5 ways to beat the Tomato Potato Psyllid

Money makerIt’s the psyllid season. With a potential to wipe out up to 80% of your gorgeous tomato crop it’s an important pest to understand. Managing psyllids is extra time and extra money, but come on guys – it’s tomatoes were talkin’ about! Are they worth it? Hell yeah!

1. Know the signs.

Yellowing tips; curling under leaves; twisting leaves; smaller, thinner fernlike foliage; less flowers; fallen flowers; slow growing (plant and fruit).

2. Know the psyllid.

Adult psyllids are a 3mm long, black cicada like insect with clear wings. There are 2 white stripes across the abdomen (get your glasses on!) They’re very mobile and fly off when you disturb the plant, so make like a ninja when approaching. The yellow eggs are very obvious, hanging on a small stalk underneath leaves. The nymphs look exactly like scale but they are pale yellow turning tan, also under the leaves. Around the nymphs you will see white sugars dotted. These insects are too small for my camera, so here are some helpful photos (and fact sheet) courtesy of plant and food research

3.Prevention and Management

If psyllids are really bad at yours you might consider a handful of Neem granules beneath each tomato plant at planting. Something I’d only do in extreme situations, concerned as I am about the impact of Neem granules on soil life.

Neem oil sprayed at the first sign of psyllid is the business. Spray weekly until you’re on top of the problem (you may only need the one spray). As prevention/ management take it out to two weekly intervals. Staked, pruned tomatoes make spraying easy, unpruned tomatoes could be a major!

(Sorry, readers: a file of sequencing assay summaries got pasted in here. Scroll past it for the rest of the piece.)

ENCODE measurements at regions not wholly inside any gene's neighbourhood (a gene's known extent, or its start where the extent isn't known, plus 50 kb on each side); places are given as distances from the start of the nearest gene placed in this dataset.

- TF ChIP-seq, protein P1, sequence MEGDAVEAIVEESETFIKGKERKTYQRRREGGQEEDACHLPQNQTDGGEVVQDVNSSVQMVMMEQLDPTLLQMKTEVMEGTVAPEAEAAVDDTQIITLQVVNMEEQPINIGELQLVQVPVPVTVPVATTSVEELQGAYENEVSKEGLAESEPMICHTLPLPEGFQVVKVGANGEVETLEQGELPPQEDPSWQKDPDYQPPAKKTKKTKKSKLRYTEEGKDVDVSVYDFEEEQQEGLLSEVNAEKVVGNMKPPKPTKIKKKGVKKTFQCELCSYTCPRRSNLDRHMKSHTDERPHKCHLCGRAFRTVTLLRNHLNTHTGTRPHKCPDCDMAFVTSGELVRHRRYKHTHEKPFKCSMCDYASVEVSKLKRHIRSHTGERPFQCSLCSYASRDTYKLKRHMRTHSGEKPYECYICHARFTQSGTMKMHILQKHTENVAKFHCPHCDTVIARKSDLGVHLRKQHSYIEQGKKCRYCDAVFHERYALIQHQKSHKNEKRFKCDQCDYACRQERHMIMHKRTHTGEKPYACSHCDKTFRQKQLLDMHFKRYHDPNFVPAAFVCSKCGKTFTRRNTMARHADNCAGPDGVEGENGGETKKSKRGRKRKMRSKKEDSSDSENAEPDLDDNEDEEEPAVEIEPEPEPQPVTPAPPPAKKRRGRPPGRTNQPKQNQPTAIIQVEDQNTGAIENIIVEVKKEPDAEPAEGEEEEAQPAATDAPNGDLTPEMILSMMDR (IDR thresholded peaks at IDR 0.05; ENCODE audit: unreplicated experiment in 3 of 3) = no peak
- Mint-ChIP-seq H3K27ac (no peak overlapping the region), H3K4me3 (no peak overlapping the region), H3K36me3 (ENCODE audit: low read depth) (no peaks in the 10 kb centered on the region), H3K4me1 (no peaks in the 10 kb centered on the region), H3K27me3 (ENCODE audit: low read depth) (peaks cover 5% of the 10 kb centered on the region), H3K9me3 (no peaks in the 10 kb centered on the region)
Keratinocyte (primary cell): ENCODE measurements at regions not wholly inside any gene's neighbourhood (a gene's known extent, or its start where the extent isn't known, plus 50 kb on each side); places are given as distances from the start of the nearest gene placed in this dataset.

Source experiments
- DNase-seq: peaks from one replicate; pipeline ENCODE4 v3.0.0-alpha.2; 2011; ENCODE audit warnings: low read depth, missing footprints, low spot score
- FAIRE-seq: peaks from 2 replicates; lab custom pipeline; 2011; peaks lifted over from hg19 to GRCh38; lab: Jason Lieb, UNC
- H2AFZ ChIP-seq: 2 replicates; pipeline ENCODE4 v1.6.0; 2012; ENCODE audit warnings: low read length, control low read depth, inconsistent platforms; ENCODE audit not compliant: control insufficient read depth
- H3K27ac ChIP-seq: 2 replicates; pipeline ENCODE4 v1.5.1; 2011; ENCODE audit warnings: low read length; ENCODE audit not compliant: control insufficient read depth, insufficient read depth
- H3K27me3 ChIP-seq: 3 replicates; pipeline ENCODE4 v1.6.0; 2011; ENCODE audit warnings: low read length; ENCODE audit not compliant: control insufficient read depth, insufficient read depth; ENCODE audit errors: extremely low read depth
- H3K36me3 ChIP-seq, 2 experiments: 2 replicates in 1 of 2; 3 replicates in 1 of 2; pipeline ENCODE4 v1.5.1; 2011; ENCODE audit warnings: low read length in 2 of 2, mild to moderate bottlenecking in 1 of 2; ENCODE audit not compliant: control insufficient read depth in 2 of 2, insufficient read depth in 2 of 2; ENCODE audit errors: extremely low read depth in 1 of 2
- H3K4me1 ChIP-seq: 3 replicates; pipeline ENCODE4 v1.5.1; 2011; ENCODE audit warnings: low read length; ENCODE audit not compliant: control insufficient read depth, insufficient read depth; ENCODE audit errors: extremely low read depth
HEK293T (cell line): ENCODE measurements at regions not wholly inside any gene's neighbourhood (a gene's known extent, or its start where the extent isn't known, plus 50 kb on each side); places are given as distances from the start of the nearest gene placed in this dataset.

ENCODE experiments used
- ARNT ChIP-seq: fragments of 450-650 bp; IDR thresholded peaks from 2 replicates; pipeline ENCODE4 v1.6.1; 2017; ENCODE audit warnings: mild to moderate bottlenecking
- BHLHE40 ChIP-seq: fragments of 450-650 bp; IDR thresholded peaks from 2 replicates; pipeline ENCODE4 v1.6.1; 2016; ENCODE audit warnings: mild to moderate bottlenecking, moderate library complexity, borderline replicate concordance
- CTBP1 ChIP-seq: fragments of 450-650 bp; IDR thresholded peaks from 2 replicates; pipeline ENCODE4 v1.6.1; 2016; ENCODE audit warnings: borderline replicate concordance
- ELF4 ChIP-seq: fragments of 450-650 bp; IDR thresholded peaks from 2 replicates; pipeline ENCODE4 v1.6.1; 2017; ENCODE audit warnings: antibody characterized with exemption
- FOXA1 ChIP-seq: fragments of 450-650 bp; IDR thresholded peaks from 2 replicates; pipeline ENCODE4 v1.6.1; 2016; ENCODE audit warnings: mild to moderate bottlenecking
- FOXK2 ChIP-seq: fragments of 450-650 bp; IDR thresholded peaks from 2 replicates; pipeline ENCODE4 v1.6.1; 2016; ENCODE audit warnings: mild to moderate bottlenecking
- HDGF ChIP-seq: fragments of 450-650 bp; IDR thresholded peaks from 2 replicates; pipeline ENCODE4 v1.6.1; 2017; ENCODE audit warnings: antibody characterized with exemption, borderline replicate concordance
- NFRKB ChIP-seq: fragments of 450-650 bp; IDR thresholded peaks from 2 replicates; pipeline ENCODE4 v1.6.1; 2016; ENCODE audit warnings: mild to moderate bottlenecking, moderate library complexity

Tomatoes are not the only solanacae psyllids love to suck – peppers,  eggplants and tamarillo are also affected so I am following the same programme for these. Kumara and convulvulus are potential hosts as well (will be keeping a close eye). Potatoes (another solanacae beloved by psyllids) are easier to manage – either grow Maori potatoes who seem to resist the pest OR cover your crop with wondermesh – no spraying required!

4. Call in the beneficials

Build up your ladybug, hover fly and lacewing populations by having a spray free environment and providing year round nectar, water and wild areas for habitat.

5.Prevention is the best cure

Check every plant that you buy or get given for the eggs, nymphs and sugars. Remove as many wild solanacae from your property as you can eg: nightshade and poroporo.

PS: Pyrethrum is recommended as an organic spray to manage psyllids, and indeed it will. Only thing is it will ‘manage’ all the bees, parasitic wasps, hoverflies and ladybirds too; yes it’s a real knock-everything-dead kind of spray. Stick to Neem if you would please.

 

Comments

  1. Hi Kath,
    What time of the day would you recommend using diatomaceous earth? to not harm bees and other beneficial insects.
    thanks
    Justine